Is TikTok Its Own Worst Enemy?
As the United States moves closer to a ban on the app, its executives and the Chinese government aren’t doing it any favors.
Welcome to Foreign Policy’s China Brief.
Welcome to Foreign Policy’s China Brief.
The highlights this week: The United States moves closer toward a TikTok ban after a congressional hearing with the app’s CEO, Taiwanese President Tsai Ing-wen makes a pit stop in the United States en route to Latin America, and China breaks up technology giant Alibaba Group.
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Congress Moves Closer to TikTok Ban
TikTok CEO Shou Zi Chew faced a grueling congressional hearing in Washington last week, with lawmakers determined to pummel the popular video-sharing app owned by Chinese parent company ByteDance. Chew did not come out of the event looking good; his inability to acknowledge Uyghur oppression in China was a particularly embarrassing moment. Chew’s performance solidified existing hostility in Congress and sped up movement toward a U.S. ban of the app.
Other TikTok executives have performed similarly in response to questions over the app’s parent company. The app’s vice president of public policy for Europe recently claimed that ByteDance wasn’t a Chinese company because it was incorporated in the Cayman Islands and has foreign investors. That would come as a surprise to executives at ByteDance’s Beijing headquarters, who have repeatedly made statements about their commitment to the Chinese Communist Party (CCP). ByteDance reportedly circumscribes Chew’s own power.
TikTok may seem like its own worst enemy, but there is a lot of competition for that title. Washington bears significant ill will toward the app, in part because many groups can find something to dislike about it: whether they’re prominent right-wing figures, China hawks, concerned parents, or privacy advocates. This is accentuated by how little the app is used by those who hold power: More than 70 percent of TikTok users are under 35, and most of those users are under 25.
TikTok also suffers—somewhat unfairly—by serving as a stand-in for wider concerns over Chinese economic power and media influence. Washington’s China hawks have convinced themselves that the debate over the app is a key battle. It may be, but that has more to do with altering the dynamic around what’s acceptable when it comes to Chinese investments. After all, many Chinese firms already invest in Silicon Valley and elsewhere. Stringing TikTok up is likely intended to dissuade firms that might otherwise take Chinese money.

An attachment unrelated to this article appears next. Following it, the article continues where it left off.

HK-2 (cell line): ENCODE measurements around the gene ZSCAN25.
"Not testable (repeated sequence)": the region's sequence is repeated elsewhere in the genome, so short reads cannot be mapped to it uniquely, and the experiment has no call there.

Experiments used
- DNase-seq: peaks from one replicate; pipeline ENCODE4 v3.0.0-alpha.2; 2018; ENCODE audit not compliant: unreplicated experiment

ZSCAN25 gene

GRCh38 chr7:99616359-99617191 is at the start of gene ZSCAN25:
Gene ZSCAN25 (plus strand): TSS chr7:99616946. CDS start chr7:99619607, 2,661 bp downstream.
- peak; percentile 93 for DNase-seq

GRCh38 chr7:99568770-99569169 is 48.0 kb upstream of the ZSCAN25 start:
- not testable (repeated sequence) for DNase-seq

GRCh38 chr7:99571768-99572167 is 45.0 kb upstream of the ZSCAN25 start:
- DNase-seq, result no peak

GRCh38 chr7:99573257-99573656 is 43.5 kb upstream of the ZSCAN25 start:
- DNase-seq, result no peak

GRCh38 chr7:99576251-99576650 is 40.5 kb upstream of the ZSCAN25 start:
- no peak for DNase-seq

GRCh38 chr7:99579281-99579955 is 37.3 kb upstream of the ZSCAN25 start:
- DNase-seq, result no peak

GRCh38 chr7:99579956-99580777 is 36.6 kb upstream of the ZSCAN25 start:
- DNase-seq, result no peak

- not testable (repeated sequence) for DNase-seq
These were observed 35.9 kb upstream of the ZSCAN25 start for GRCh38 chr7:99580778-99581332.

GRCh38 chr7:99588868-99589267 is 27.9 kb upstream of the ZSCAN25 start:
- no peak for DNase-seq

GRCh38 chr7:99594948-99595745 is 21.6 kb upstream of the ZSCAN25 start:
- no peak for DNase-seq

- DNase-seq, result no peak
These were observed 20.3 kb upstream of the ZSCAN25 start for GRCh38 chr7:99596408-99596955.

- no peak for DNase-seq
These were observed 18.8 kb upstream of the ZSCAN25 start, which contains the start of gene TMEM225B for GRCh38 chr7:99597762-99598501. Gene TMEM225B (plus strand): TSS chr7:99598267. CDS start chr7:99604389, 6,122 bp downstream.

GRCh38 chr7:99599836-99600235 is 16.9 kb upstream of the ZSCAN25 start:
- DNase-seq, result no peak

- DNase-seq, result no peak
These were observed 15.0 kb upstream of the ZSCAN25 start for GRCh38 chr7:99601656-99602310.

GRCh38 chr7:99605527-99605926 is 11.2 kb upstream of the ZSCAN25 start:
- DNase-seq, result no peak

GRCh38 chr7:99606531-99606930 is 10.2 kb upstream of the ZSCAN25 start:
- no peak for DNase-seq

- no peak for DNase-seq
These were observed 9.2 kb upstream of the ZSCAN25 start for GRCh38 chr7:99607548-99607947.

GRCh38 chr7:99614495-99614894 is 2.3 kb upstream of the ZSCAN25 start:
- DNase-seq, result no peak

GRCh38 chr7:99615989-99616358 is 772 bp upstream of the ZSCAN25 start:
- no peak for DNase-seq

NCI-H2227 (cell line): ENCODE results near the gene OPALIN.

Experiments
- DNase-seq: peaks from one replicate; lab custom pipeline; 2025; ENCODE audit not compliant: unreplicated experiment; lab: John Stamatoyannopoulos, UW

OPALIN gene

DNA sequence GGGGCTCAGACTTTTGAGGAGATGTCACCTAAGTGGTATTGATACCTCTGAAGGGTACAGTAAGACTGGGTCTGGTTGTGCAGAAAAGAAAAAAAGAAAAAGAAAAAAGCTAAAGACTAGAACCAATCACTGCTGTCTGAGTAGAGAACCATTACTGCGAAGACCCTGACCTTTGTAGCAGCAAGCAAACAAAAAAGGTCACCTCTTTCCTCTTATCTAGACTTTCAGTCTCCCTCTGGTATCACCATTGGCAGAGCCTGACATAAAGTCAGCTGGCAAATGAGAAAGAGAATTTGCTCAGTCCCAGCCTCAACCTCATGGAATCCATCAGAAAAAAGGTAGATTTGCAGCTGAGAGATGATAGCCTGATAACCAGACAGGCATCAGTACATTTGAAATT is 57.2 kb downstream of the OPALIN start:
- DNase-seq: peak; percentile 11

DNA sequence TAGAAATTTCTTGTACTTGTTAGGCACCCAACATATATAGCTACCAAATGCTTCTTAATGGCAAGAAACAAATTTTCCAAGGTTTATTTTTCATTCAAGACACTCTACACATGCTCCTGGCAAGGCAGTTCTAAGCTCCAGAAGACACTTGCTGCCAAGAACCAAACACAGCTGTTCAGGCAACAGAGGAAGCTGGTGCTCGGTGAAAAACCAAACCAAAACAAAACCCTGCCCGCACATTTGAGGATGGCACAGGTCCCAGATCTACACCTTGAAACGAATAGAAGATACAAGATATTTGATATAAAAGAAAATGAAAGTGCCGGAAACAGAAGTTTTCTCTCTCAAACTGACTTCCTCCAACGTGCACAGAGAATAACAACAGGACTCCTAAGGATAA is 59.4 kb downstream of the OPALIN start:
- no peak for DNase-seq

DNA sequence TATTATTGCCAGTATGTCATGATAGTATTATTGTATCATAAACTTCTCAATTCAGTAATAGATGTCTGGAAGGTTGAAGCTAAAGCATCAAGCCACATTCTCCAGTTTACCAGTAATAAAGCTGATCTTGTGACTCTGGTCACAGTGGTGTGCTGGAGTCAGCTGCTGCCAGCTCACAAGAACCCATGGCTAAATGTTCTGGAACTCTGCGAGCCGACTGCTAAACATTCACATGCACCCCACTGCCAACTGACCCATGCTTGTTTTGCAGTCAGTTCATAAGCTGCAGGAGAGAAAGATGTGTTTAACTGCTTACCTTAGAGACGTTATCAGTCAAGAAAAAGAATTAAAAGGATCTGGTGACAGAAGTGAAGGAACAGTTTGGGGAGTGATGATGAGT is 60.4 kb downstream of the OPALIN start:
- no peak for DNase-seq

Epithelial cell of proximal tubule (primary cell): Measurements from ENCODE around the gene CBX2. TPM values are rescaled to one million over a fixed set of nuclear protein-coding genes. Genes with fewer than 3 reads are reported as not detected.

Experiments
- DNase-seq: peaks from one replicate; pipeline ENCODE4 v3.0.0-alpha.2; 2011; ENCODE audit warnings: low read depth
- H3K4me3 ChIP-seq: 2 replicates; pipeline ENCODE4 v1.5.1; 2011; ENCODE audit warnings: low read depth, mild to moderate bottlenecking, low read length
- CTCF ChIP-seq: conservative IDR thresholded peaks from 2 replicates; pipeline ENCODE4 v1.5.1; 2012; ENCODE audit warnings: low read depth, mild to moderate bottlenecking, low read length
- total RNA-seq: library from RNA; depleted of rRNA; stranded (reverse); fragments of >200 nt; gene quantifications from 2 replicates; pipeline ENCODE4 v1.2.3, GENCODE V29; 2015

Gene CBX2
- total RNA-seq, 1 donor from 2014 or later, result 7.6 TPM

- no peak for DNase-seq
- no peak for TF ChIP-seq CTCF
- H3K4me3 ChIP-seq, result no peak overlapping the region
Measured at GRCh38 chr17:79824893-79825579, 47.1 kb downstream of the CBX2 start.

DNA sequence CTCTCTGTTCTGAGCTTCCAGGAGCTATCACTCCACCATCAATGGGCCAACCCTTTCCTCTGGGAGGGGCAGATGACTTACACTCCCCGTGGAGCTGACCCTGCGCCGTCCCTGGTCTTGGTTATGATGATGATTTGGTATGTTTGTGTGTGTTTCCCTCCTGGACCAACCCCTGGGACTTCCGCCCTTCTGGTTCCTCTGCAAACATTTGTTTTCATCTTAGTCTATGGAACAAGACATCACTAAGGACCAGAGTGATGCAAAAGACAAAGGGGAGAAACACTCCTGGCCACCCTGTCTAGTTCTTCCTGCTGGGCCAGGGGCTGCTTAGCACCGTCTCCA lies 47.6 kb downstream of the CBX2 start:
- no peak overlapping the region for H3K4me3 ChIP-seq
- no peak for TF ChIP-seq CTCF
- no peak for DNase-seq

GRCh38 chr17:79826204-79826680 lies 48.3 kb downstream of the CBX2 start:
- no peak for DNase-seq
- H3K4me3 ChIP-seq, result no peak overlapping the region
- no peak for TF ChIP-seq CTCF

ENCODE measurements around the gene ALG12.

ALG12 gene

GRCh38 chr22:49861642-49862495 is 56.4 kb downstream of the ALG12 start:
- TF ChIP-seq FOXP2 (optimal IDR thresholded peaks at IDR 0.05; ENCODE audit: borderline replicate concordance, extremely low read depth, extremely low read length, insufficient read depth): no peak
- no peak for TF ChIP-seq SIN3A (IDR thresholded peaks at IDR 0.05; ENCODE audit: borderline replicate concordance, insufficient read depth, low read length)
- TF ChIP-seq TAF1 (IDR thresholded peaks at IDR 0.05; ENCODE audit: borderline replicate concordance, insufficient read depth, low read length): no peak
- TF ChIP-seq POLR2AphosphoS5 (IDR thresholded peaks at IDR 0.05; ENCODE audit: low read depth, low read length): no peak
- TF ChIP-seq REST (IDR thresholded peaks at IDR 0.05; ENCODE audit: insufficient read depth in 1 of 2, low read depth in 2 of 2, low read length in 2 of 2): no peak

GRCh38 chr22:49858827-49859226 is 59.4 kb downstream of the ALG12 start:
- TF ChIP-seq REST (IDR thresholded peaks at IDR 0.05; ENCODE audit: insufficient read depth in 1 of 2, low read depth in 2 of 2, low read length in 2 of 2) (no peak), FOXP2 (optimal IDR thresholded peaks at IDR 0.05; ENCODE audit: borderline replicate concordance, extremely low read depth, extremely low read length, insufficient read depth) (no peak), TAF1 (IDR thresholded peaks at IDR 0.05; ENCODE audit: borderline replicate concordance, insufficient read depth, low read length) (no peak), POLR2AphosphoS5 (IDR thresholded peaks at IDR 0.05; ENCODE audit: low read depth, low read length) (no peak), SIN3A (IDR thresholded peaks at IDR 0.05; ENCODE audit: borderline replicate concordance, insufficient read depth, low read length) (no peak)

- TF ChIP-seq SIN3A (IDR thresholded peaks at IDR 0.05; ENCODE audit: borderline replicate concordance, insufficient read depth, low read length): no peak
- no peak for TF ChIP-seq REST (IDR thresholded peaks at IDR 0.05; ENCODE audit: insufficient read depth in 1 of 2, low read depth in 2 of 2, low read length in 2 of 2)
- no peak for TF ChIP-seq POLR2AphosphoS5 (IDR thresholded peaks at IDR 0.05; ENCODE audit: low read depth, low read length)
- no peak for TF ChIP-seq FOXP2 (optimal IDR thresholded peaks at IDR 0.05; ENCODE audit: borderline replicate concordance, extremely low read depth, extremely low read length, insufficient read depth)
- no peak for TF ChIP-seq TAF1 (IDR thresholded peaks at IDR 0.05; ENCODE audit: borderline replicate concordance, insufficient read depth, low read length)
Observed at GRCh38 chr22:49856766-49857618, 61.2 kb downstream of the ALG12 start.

Ironically, the Chinese government is also frustrating TikTok’s ability to persuade U.S. politicians of its harmlessness. During the congressional hearing last week, a Wall Street Journal article on the Chinese government’s opposition to a forced sale of TikTok to a hypothetical U.S. buyer was cited multiple times. Chinese government officials and pundits have made hay of the hearing, claiming that China is more open for business than the United States. (This doesn’t track, given how many products are banned in China without any hearing or discussion.)
Other online commentators—with the approval and promotion of the censors—cheered Chew, a Singaporean national, as a defender of the Chinese nation and highlighted his Chinese ethnic background. Beijing going to bat for TikTok will likely only convince U.S. politicians of the app’s ties to the Chinese government. China’s own national security laws and repeated strong-arming of tech executives remain the greatest evidence that TikTok is a security risk. After all, ByteDance’s leadership can’t resist legal pressure or personal threats to their freedom in Beijing.
The U.S. case for banning TikTok largely still rests on a potential security threat rather than a realized one. Like many Western tech companies, TikTok has a poor record on data privacy, and its engineers in China have accessed private data on U.S. users. The firm’s own guidelines show that it downplays videos on topics the Chinese government dislikes, although within a framework of sensitive content as a whole. But the worst-case scenarios—such as TikTok handing over private data directly to the Chinese government—so far remain unrealized or unproven.
That said, the increasingly common argument that regulating TikTok would be hypocritical or a distraction from broader data regulation seems shaky to me. Arguing that the U.S. government can’t solve one specific problem without solving every problem is a recipe for doing nothing. And TikTok’s Chinese ownership—when there are no limits on what the CCP can access—is a clear and specific difference between the app and, say, Facebook. In theory, China can buy Americans’ data through brokers, but it’s a lot easier if it has a direct pipeline.